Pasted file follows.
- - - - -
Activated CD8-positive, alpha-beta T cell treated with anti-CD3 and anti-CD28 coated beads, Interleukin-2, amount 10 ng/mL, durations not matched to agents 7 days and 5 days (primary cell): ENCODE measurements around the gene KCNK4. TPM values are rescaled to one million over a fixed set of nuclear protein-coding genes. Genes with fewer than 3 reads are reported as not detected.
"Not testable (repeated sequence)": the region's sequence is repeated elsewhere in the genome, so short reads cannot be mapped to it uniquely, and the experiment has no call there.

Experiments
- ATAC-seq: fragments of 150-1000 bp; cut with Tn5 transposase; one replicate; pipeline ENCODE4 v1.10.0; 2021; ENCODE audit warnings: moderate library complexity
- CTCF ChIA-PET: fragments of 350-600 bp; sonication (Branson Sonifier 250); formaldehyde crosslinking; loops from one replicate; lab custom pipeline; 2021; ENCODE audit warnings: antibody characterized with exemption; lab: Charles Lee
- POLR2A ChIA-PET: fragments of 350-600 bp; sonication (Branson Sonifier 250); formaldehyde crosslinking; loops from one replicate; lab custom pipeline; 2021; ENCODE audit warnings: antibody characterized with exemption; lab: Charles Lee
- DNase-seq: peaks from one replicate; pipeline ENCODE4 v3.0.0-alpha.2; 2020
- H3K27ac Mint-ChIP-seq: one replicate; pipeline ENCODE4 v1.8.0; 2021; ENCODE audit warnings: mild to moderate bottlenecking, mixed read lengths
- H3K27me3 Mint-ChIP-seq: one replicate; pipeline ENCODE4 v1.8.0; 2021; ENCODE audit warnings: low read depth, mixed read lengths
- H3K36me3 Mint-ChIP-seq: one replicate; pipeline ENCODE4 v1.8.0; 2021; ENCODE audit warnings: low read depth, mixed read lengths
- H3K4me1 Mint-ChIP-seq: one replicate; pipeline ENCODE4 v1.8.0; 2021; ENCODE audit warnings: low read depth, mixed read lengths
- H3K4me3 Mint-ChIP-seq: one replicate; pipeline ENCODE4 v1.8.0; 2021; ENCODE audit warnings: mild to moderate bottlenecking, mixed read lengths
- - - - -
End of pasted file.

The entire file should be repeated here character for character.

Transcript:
Activated CD8-positive, alpha-beta T cell treated with anti-CD3 and anti-CD28 coated beads, Interleukin-2, amount 10 ng/mL, durations not matched to agents 7 days and 5 days (primary cell): ENCODE measurements around the gene KCNK4. TPM values are rescaled to one million over a fixed set of nuclear protein-coding genes. Genes with fewer than 3 reads are reported as not detected.
"Not testable (repeated sequence)": the region's sequence is repeated elsewhere in the genome, so short reads cannot be mapped to it uniquely, and the experiment has no call there.

Experiments
- ATAC-seq: fragments of 150-1000 bp; cut with Tn5 transposase; one replicate; pipeline ENCODE4 v1.10.0; 2021; ENCODE audit warnings: moderate library complexity
- CTCF ChIA-PET: fragments of 350-600 bp; sonication (Branson Sonifier 250); formaldehyde crosslinking; loops from one replicate; lab custom pipeline; 2021; ENCODE audit warnings: antibody characterized with exemption; lab: Charles Lee
- POLR2A ChIA-PET: fragments of 350-600 bp; sonication (Branson Sonifier 250); formaldehyde crosslinking; loops from one replicate; lab custom pipeline; 2021; ENCODE audit warnings: antibody characterized with exemption; lab: Charles Lee
- DNase-seq: peaks from one replicate; pipeline ENCODE4 v3.0.0-alpha.2; 2020
- H3K27ac Mint-ChIP-seq: one replicate; pipeline ENCODE4 v1.8.0; 2021; ENCODE audit warnings: mild to moderate bottlenecking, mixed read lengths
- H3K27me3 Mint-ChIP-seq: one replicate; pipeline ENCODE4 v1.8.0; 2021; ENCODE audit warnings: low read depth, mixed read lengths
- H3K36me3 Mint-ChIP-seq: one replicate; pipeline ENCODE4 v1.8.0; 2021; ENCODE audit warnings: low read depth, mixed read lengths
- H3K4me1 Mint-ChIP-seq: one replicate; pipeline ENCODE4 v1.8.0; 2021; ENCODE audit warnings: low read depth, mixed read lengths
- H3K4me3 Mint-ChIP-seq: one replicate; pipeline ENCODE4 v1.8.0; 2021; ENCODE audit warnings: mild to moderate bottlenecking, mixed read lengths